I have a new plan to handle suspicious keygens and cracks. I will first archive them up in a 7z file, and then add that file to a ZIP archive and then add the zip file to still another 7z file. To keep the keygens from infecting my computer I will run them (if I ever do) in Sandboxie.

    In addition to that I will keep some of these shady programs backed up to a flash drive that will be write protected most of the time...

    Steve
    The Blue Guitar
    www.blueguitar.org
    Some recordings:
    https://soundcloud.com/sssteeve/sets...e-blue-guitar/
    .

  • #2
    Kaspersky has been the best overall, and it won't flood the computer with advertising spam.
    You barely know it's there.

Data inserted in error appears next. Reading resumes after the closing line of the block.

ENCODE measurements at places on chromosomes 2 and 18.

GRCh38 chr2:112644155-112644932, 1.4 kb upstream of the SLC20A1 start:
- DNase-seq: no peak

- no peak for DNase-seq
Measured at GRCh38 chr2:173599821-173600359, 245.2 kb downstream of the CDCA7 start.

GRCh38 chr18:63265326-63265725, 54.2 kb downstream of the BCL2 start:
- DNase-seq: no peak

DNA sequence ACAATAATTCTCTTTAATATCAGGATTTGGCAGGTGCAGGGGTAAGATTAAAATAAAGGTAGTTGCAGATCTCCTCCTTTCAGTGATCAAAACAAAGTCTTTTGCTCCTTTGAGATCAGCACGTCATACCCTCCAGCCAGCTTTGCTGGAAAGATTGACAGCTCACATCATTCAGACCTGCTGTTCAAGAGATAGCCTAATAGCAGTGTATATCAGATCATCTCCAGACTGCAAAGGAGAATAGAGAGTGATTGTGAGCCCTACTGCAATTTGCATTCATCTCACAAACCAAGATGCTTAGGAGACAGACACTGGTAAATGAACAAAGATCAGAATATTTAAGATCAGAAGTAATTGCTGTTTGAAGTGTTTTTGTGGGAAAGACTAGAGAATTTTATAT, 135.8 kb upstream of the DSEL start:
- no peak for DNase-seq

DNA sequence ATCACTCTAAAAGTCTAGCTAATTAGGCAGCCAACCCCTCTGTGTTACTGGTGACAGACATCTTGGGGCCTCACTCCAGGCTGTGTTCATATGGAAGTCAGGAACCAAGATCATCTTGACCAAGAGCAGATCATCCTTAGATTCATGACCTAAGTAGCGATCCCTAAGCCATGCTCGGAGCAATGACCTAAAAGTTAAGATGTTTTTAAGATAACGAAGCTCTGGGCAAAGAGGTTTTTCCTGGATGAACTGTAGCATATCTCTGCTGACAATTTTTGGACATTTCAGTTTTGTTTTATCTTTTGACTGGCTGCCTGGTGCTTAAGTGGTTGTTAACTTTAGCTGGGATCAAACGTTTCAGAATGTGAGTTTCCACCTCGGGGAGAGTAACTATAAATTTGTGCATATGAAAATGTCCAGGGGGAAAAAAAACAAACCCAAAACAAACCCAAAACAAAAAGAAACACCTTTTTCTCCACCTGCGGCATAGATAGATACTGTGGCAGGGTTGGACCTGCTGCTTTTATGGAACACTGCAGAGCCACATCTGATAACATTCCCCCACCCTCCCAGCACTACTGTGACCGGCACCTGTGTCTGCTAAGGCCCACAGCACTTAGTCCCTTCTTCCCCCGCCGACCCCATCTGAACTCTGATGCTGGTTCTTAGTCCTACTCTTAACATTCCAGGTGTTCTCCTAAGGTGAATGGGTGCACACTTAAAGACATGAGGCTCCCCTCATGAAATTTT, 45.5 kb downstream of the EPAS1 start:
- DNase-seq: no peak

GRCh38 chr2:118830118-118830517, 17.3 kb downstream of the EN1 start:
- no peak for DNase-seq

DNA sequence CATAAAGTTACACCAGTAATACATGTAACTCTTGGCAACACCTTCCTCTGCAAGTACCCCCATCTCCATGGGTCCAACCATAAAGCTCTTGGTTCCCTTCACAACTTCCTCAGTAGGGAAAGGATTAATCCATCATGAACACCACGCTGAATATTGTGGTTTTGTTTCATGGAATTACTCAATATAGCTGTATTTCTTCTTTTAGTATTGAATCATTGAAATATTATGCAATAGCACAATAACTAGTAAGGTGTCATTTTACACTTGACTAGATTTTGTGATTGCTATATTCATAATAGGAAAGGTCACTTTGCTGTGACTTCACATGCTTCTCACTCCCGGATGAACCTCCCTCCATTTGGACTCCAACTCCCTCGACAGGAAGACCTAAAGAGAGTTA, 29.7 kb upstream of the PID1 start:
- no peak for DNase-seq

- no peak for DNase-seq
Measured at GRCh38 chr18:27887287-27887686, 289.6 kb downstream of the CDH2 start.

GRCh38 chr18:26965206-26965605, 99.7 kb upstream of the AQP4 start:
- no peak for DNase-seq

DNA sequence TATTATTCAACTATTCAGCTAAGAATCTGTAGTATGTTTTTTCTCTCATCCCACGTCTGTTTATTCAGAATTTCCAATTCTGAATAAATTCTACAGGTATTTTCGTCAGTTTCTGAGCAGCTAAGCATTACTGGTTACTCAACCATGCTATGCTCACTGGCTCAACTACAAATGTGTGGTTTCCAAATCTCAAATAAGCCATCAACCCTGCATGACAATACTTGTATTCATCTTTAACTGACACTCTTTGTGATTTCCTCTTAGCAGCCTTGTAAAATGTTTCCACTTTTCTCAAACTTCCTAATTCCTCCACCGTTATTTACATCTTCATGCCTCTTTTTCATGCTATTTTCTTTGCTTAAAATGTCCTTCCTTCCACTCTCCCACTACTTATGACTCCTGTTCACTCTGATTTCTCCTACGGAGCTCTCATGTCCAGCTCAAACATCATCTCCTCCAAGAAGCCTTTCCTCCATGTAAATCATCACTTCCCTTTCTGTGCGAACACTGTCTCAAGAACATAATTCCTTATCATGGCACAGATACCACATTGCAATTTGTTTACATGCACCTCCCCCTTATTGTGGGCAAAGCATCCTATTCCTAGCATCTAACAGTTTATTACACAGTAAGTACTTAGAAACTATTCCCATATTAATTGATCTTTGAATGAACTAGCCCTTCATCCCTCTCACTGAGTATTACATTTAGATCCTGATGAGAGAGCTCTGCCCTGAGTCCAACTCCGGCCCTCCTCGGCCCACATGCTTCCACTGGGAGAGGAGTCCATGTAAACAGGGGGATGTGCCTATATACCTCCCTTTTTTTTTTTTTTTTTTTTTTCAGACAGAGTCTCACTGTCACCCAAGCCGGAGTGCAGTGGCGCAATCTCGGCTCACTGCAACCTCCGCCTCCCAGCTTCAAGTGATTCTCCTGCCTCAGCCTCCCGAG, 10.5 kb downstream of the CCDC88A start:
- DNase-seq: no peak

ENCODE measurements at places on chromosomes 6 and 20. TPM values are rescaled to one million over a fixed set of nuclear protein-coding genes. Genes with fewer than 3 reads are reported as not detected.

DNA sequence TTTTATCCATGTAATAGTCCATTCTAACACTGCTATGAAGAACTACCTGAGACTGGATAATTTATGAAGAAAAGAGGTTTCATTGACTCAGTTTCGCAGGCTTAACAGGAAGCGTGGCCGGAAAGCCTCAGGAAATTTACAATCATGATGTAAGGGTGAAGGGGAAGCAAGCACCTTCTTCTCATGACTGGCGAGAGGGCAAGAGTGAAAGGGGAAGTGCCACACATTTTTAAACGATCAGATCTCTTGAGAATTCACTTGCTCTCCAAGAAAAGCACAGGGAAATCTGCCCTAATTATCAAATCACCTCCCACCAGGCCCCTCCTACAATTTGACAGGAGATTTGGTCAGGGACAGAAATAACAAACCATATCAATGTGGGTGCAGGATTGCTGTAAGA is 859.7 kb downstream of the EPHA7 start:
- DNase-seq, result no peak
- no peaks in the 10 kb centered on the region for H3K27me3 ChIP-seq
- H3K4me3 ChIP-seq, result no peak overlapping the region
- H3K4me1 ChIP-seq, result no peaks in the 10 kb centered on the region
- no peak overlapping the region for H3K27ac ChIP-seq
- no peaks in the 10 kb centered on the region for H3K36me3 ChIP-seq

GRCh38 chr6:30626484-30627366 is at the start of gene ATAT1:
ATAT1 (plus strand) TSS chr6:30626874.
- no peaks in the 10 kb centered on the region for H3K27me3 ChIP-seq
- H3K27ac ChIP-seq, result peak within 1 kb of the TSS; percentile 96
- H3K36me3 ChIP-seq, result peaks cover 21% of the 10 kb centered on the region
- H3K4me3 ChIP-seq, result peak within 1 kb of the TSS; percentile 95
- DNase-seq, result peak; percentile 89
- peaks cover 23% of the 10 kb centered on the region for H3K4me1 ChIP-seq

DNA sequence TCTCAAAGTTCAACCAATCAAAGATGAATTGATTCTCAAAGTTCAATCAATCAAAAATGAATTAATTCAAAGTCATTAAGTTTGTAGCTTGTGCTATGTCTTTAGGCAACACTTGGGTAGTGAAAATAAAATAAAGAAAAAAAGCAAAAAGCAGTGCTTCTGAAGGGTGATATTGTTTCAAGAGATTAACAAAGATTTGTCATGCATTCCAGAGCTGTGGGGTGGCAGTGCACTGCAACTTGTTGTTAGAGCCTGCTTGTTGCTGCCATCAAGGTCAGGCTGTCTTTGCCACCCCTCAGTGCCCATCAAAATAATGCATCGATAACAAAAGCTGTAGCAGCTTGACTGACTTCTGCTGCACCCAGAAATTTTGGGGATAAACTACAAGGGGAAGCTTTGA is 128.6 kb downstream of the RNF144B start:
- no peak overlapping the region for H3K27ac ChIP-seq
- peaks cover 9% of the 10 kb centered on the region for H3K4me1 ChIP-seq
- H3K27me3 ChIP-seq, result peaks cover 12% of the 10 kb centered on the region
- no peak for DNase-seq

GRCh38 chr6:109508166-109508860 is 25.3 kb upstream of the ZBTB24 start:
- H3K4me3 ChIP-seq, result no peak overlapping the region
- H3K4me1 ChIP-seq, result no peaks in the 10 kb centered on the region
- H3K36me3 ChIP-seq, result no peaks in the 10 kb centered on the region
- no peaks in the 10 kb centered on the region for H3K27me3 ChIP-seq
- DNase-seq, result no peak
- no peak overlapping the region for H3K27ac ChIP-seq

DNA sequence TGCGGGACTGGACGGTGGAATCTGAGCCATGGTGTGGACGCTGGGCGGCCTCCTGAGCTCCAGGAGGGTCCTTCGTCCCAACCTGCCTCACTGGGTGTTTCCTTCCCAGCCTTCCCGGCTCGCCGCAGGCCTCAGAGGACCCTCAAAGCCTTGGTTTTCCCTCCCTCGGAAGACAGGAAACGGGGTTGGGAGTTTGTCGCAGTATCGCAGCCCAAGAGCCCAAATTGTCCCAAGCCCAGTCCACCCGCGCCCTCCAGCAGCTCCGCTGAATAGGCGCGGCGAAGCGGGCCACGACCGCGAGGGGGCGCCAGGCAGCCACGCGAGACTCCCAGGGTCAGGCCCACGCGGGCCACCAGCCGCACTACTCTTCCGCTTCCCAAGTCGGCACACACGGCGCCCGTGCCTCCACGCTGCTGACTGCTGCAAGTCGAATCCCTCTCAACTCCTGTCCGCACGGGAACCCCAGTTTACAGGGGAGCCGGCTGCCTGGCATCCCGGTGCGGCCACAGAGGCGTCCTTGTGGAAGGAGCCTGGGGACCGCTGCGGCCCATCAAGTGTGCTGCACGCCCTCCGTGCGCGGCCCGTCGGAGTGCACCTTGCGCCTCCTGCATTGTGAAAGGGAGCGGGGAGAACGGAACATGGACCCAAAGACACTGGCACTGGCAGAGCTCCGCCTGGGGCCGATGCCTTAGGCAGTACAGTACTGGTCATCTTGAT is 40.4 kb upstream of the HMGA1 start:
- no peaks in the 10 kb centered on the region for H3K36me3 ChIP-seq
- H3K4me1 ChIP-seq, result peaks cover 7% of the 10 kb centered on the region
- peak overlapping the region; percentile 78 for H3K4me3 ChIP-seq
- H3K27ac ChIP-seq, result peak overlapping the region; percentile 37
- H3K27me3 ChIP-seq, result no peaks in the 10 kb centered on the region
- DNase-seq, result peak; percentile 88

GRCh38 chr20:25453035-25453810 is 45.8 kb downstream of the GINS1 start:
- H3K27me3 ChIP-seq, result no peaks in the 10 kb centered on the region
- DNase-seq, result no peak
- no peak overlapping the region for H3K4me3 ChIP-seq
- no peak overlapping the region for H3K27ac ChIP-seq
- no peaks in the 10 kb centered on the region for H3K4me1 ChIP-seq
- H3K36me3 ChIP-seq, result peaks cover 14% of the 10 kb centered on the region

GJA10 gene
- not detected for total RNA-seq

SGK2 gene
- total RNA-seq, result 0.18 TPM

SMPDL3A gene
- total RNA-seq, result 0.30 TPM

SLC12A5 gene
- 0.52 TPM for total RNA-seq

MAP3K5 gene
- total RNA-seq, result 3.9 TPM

Panda was cheap and did a good job, but it flooded the computer with spam for panda products. Really irritating.

    The Free antivirus (like avast, malware bytes, etc...etc...) leaves your security full of holes.
    Loading multiple security programs, from different sources, creates system conflicts.

    Systems with this installed frequently get attacked, and successfully corrupted...
    The big issue is that it does not update itself, inviting new infections to pop up all the time.
    And the multiple products are not designed to work together.

    It is far far better to use a professional antivirus, as I said, something less than 4 cents a day.
    You have new virus signatures updated all day long.
    You have blocking of unauthorized connections.

    But STILL, depending on your internet habits, you can be infected.